Gothic horror tale 'Frankenstein' inspires provocative premiere of 'The Jigsaw Bride' at First Folio

  • Heather Chrisler plays the mysterious Justine and Peter Sipla plays mercenary traveling circus owner Janos Vystario in First Folio Theatre's premiere of "The Jigsaw Bride," a gothic drama by Joseph Zettelmaier.

    Heather Chrisler plays the mysterious Justine and Peter Sipla plays mercenary traveling circus owner Janos Vystario in First Folio Theatre's premiere of "The Jigsaw Bride," a gothic drama by Joseph Zettelmaier. Courtesy of Tom McGrath

 
 
Updated 10/21/2021 7:49 AM

"The Jigsaw Bride" -- ★ ★ ★

For "The Jigsaw Bride," Joseph Zettelmaier's new play premiering at First Folio Theatre, the playwright once again turned to Mary Shelley for inspiration.

 

Specifically, he turned to "Frankenstein, or The Modern Prometheus," Shelley's 1818, genre-defining classic. The same novel inspired Zettelmaier's "The Gravedigger," which the Oak Brook theater premiered in 2014.

Like its predecessor, "The Jigsaw Bride," which centers on a minor character from Shelley's novel, is an intellectually rigorous tale, well-suited to the Halloween season. Unlike "The Gravedigger," which addressed guilt and penance, compassion and redemption, "The Jigsaw Bride" examines identity and evolution, obligation and absolution, science and nature.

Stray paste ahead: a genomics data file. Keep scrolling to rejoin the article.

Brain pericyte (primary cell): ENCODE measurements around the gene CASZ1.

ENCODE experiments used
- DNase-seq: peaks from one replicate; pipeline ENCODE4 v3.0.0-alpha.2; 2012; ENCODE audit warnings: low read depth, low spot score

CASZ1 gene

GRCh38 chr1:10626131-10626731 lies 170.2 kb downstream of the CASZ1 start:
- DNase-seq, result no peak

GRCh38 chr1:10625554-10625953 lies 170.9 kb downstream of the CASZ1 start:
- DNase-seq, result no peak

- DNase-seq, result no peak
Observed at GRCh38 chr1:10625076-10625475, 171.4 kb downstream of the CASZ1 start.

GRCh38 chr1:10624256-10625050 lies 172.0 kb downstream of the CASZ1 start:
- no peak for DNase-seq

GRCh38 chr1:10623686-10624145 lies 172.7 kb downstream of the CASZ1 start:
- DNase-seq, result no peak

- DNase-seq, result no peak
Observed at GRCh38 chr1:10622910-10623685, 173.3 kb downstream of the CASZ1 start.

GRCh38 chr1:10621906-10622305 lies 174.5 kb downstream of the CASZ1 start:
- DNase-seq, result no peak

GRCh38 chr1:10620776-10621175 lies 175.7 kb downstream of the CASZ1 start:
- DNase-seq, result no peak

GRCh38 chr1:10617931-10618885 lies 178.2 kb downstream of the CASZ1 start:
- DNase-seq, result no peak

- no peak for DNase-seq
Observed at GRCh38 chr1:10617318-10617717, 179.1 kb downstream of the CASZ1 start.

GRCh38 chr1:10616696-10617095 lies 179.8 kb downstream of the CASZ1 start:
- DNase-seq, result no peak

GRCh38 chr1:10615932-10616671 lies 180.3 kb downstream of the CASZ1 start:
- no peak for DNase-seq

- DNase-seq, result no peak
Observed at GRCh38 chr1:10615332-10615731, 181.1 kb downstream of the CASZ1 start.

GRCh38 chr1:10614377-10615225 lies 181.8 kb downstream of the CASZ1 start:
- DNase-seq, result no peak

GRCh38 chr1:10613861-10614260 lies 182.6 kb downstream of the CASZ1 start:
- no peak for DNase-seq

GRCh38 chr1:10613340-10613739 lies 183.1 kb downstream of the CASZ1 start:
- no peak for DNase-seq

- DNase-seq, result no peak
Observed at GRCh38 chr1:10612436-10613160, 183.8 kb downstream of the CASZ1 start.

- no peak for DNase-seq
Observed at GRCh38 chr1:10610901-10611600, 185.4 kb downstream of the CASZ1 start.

Courtney Abbott, left, Heather Chrisler and Peter Sipla star in First Folio Theatre's premiere of Joseph Zettelmaier's "The Jigsaw Bride," directed by Hayley Rice.
Courtney Abbott, left, Heather Chrisler and Peter Sipla star in First Folio Theatre's premiere of Joseph Zettelmaier's "The Jigsaw Bride," directed by Hayley Rice. - Courtesy of Tom McGrath

That's a lot of ideas to pack into one drama, and "The Jigsaw Bride" gets a bit talky as a result. But there's much to recommend director Hayley Rice's intensely well-acted, unfussy production, beginning with Angela Weber Miller's striking set. Much of the action unfolds in a library dominated by piles of books, leafy green plants and soaring windows. Angled for dramatic effect, the windows seem to suggest a skewed perception held during 1881 (when the play is set) that women were less able than men and used that as a way to oppress them and deny them opportunities.

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The library is located in a Swiss castle belonging to the family of Maria von Moos (Courtney Abbott), based on the real-life Swiss scholar and botanist. While exploring the ruins of a nearby estate, Maria -- a doctor in all but title, which her gender denies her -- discovers the bedraggled, disoriented Justine (Heather Chrisler). In addition to the unexplained surgical incisions all over her body, Justine suffers from memory loss. She also believes it is 1779, meaning she has spent a century in hibernation.

Count Angela Weber Miller's impressive set among the reasons to see "The Jigsaw Bride," running through Nov. 14 at First Folio Theatre in Oak Brook.